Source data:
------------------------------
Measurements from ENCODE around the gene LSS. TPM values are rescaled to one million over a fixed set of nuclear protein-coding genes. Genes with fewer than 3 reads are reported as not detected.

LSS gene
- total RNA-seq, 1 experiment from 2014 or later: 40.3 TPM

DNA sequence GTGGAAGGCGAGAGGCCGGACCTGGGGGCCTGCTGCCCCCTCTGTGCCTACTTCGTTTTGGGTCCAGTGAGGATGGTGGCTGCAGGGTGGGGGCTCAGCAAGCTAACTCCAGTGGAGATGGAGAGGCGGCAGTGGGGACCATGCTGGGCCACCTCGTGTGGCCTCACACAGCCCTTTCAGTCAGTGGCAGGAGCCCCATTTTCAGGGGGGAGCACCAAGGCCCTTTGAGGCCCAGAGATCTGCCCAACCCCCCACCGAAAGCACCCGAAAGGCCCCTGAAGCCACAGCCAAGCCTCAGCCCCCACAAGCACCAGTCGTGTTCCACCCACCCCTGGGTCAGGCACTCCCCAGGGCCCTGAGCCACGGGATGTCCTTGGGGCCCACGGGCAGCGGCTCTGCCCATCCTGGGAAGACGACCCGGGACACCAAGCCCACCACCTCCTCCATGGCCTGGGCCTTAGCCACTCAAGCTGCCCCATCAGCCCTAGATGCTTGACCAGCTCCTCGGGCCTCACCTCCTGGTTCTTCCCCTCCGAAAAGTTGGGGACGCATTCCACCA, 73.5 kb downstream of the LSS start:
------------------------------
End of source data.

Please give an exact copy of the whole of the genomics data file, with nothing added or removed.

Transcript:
Measurements from ENCODE around the gene LSS. TPM values are rescaled to one million over a fixed set of nuclear protein-coding genes. Genes with fewer than 3 reads are reported as not detected.

LSS gene
- total RNA-seq, 1 experiment from 2014 or later: 40.3 TPM

DNA sequence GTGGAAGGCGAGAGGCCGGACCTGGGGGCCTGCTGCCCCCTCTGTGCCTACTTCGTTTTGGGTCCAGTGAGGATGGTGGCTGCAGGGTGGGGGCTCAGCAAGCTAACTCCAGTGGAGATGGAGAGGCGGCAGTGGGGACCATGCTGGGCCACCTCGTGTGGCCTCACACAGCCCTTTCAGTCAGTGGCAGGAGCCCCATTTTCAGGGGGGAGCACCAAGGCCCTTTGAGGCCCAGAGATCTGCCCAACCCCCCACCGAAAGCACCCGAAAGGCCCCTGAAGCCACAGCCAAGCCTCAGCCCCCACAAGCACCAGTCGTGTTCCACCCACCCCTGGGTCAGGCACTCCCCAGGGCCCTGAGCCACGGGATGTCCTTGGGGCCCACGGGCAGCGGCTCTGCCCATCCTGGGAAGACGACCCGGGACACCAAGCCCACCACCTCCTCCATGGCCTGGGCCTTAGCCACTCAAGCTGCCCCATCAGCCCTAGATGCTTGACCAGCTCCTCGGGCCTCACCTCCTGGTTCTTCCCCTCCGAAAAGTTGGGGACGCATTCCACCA, 73.5 kb downstream of the LSS start: